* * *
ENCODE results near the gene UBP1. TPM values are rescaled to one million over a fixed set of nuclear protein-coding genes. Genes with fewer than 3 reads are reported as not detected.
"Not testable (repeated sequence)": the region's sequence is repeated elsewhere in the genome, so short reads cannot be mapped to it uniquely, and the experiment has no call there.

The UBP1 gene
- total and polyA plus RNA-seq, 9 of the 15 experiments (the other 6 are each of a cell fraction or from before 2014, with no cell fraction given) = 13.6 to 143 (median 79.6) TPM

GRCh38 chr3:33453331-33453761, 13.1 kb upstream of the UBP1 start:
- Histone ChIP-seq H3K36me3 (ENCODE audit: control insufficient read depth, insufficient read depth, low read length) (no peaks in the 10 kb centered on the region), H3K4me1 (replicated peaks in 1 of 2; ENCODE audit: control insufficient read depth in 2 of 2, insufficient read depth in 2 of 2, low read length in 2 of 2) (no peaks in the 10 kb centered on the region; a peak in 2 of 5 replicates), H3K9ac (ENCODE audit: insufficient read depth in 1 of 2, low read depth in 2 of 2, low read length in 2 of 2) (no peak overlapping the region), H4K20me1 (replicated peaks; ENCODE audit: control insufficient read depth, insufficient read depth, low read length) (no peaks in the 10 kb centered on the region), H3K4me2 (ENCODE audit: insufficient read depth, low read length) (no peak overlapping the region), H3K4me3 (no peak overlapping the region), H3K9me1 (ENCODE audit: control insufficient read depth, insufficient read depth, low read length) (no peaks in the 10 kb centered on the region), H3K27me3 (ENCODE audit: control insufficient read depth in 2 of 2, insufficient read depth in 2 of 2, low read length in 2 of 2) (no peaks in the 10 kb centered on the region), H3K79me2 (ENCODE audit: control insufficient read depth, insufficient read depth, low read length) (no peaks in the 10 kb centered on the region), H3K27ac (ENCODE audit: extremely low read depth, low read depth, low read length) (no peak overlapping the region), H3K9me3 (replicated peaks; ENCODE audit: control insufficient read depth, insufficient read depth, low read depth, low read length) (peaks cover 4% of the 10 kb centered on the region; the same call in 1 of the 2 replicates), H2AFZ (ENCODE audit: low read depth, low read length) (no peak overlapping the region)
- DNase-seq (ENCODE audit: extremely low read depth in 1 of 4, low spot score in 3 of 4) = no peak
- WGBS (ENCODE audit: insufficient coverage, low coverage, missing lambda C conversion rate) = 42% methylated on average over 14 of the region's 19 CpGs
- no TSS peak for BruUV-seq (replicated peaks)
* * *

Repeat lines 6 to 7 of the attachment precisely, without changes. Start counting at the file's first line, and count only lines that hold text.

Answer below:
- Histone ChIP-seq H3K36me3 (ENCODE audit: control insufficient read depth, insufficient read depth, low read length) (no peaks in the 10 kb centered on the region), H3K4me1 (replicated peaks in 1 of 2; ENCODE audit: control insufficient read depth in 2 of 2, insufficient read depth in 2 of 2, low read length in 2 of 2) (no peaks in the 10 kb centered on the region; a peak in 2 of 5 replicates), H3K9ac (ENCODE audit: insufficient read depth in 1 of 2, low read depth in 2 of 2, low read length in 2 of 2) (no peak overlapping the region), H4K20me1 (replicated peaks; ENCODE audit: control insufficient read depth, insufficient read depth, low read length) (no peaks in the 10 kb centered on the region), H3K4me2 (ENCODE audit: insufficient read depth, low read length) (no peak overlapping the region), H3K4me3 (no peak overlapping the region), H3K9me1 (ENCODE audit: control insufficient read depth, insufficient read depth, low read length) (no peaks in the 10 kb centered on the region), H3K27me3 (ENCODE audit: control insufficient read depth in 2 of 2, insufficient read depth in 2 of 2, low read length in 2 of 2) (no peaks in the 10 kb centered on the region), H3K79me2 (ENCODE audit: control insufficient read depth, insufficient read depth, low read length) (no peaks in the 10 kb centered on the region), H3K27ac (ENCODE audit: extremely low read depth, low read depth, low read length) (no peak overlapping the region), H3K9me3 (replicated peaks; ENCODE audit: control insufficient read depth, insufficient read depth, low read depth, low read length) (peaks cover 4% of the 10 kb centered on the region; the same call in 1 of the 2 replicates), H2AFZ (ENCODE audit: low read depth, low read length) (no peak overlapping the region)
- DNase-seq (ENCODE audit: extremely low read depth in 1 of 4, low spot score in 3 of 4) = no peak